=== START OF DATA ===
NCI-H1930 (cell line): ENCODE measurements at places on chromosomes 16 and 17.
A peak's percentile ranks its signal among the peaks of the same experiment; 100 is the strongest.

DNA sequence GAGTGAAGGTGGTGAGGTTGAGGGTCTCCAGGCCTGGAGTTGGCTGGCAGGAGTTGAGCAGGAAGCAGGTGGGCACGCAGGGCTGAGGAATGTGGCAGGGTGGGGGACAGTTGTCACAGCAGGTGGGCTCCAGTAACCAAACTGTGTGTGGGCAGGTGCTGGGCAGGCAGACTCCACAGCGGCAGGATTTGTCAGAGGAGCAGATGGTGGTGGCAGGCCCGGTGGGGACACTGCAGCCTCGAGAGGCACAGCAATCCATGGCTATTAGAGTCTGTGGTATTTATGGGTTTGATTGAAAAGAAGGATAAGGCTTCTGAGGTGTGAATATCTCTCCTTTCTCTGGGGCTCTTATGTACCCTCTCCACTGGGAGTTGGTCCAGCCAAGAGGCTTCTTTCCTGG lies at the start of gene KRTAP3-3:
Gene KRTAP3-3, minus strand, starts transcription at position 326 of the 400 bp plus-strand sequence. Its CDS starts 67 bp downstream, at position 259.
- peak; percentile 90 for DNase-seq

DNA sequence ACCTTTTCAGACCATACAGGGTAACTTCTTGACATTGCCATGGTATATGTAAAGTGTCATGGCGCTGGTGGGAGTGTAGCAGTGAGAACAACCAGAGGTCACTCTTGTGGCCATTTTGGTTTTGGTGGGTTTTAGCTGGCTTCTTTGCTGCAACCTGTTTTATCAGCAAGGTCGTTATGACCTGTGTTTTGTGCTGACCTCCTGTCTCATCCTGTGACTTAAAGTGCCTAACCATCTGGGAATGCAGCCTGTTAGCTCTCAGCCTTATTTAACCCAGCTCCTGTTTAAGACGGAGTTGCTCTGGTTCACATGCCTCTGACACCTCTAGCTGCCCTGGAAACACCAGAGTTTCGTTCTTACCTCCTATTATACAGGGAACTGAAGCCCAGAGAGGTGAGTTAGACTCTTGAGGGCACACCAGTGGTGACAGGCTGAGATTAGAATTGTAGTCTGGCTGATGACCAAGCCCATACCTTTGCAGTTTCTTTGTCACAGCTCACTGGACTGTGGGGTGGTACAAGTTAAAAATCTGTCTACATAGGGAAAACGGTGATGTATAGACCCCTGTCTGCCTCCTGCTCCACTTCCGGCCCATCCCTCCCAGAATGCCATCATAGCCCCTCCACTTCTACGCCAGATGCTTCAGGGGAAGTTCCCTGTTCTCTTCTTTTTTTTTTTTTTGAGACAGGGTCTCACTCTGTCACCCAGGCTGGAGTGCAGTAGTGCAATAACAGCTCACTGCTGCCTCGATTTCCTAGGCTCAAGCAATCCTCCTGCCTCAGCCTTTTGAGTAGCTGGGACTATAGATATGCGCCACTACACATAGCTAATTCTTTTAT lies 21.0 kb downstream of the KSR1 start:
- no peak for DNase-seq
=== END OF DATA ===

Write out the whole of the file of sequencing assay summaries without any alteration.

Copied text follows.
NCI-H1930 (cell line): ENCODE measurements at places on chromosomes 16 and 17.
A peak's percentile ranks its signal among the peaks of the same experiment; 100 is the strongest.

DNA sequence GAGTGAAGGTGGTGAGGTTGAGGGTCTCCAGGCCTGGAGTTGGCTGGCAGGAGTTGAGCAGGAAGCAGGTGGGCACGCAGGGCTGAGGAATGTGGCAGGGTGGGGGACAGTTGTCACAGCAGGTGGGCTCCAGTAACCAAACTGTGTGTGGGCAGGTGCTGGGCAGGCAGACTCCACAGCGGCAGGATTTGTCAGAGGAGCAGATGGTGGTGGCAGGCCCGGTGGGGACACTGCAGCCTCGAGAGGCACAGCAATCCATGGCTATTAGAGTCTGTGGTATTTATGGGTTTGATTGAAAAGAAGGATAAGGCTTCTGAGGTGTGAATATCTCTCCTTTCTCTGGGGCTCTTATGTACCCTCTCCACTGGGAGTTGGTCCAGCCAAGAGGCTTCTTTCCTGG lies at the start of gene KRTAP3-3:
Gene KRTAP3-3, minus strand, starts transcription at position 326 of the 400 bp plus-strand sequence. Its CDS starts 67 bp downstream, at position 259.
- peak; percentile 90 for DNase-seq

DNA sequence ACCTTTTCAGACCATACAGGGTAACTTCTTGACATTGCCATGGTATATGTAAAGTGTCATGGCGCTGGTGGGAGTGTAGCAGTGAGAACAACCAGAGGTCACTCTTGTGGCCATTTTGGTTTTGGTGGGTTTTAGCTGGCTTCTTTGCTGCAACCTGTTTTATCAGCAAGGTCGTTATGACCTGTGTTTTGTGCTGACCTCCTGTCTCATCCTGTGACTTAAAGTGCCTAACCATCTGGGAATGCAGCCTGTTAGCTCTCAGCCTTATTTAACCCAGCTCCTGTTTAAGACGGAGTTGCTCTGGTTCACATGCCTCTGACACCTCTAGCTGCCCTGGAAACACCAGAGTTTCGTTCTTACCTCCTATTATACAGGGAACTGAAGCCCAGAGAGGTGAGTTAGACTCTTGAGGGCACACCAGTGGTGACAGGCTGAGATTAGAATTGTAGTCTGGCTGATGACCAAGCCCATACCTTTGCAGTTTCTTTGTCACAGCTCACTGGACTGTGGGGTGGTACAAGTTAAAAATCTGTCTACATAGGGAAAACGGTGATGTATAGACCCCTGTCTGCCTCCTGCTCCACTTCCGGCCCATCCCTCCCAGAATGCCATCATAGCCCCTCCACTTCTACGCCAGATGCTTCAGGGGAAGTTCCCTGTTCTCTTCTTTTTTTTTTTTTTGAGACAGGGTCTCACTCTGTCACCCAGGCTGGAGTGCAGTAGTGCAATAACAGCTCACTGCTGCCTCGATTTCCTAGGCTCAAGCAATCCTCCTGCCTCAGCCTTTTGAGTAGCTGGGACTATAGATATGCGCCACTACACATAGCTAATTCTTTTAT lies 21.0 kb downstream of the KSR1 start:
- no peak for DNase-seq